Sometimes, after a weekend’s sleep, you’ll be able to smile again and go back to work on a project you worked so hard on. But then you realize that you’re losing the battle. How do you know when to quit a project? Here are some useful tips and hints to help you when a project goes sour:
1. Stay calm and show leadership
Listen to people’s concerns immediately, instead of waiting for the project to fail. Remaining calm will allow accountability issues to be addressed in greater detail during the review stage. Focus on the solutions and not the problems, and be transparent. Communicate openly with everyone, even if it’s just a quick phone call or email to let them know that you have a plan. This will prevent any surprises later.
2. Do not waste more resources
It is a common reaction to problems to spend more money, time, and resources on the project. However, this is not always the best thing to do. It is important to think about how much money and time it will take to make the project pay off. It’s important to take stock of what you have achieved and to save money on projects that haven’t been successful.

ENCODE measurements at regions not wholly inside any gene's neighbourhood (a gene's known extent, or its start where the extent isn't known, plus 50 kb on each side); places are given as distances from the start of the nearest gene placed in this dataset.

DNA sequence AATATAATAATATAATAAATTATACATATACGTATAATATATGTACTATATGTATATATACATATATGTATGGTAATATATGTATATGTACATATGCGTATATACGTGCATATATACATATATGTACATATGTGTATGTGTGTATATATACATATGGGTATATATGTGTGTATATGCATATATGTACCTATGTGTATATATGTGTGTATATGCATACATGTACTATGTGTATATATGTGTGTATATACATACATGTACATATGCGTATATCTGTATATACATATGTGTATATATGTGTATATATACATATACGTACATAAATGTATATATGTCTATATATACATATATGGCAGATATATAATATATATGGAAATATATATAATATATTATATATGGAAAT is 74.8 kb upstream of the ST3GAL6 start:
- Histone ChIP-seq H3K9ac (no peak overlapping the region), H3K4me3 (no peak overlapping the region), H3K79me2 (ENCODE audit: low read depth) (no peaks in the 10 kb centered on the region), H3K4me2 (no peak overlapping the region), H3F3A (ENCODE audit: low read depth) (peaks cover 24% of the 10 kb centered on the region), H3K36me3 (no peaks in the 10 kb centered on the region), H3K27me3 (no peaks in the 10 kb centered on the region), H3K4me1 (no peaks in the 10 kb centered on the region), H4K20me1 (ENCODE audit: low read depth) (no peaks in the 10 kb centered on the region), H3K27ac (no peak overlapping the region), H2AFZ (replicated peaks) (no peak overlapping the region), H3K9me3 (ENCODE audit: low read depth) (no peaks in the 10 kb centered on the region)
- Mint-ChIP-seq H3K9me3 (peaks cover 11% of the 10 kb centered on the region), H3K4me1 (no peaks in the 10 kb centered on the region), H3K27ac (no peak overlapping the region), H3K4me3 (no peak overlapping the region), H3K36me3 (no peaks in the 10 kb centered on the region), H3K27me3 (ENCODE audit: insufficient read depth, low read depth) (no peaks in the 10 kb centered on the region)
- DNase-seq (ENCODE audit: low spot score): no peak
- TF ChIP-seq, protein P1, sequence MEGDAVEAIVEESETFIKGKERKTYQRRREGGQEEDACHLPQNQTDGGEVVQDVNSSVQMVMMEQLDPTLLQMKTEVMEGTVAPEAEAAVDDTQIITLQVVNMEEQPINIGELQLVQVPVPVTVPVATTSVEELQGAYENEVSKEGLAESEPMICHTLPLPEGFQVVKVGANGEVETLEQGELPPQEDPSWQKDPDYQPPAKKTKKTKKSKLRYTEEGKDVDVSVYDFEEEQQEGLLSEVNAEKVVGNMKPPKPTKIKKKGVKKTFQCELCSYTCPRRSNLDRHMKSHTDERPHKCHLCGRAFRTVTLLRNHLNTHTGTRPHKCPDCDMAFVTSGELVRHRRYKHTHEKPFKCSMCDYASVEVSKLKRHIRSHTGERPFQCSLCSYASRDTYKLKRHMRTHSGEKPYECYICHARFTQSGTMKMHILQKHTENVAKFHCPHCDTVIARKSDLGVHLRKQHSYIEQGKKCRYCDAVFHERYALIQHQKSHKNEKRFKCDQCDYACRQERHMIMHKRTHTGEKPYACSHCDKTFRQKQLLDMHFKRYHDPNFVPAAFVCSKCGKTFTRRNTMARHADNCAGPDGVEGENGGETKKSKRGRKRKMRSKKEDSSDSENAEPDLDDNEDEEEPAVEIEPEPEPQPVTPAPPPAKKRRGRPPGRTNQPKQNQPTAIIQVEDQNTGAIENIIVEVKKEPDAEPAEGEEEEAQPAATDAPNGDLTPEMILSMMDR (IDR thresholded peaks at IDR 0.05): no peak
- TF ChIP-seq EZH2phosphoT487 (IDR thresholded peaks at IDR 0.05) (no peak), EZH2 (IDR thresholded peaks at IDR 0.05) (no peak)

3. Always have a backup plan
Checkpoints should be established during the planning stage to ensure that if the project seems to be in trouble, you have exit points from which you can terminate the project with minimal impact. Your company could be dependent on the success of this project. It is important to have a Plan B. This is essential in a B2B environment, where deadlines must be met.
4. Focus on the desired outcome and review it.
It is important to allow everyone to cool off after the project has settled. This will give everyone a clear plan for the review stages. Everyone could share their best and worst moments, as well as what they would change. Next, evaluate possible approaches for future projects. Consider the knock-on effects of other activities in your project plan and the costs and risk of each.
5. Training and follow-up
After identifying the problems, you can look at ways your team can move forward. You might suggest that team members make personal improvements. You could compile a checklist based on all the points in your review. Then, provide training in areas where people are lacking. This will increase your team’s confidence and help you to fill in any knowledge gaps. Do not try to solve all problems at once.

Project management is not perfect. There will always be a project that goes wrong. A good project manager can keep everyone calm and manage the situation well. A leader will accept it all as experience and realize that it’s all part being a project manager.

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PMP(r), Blog – 5 Steps to Take When a Project Goes Bad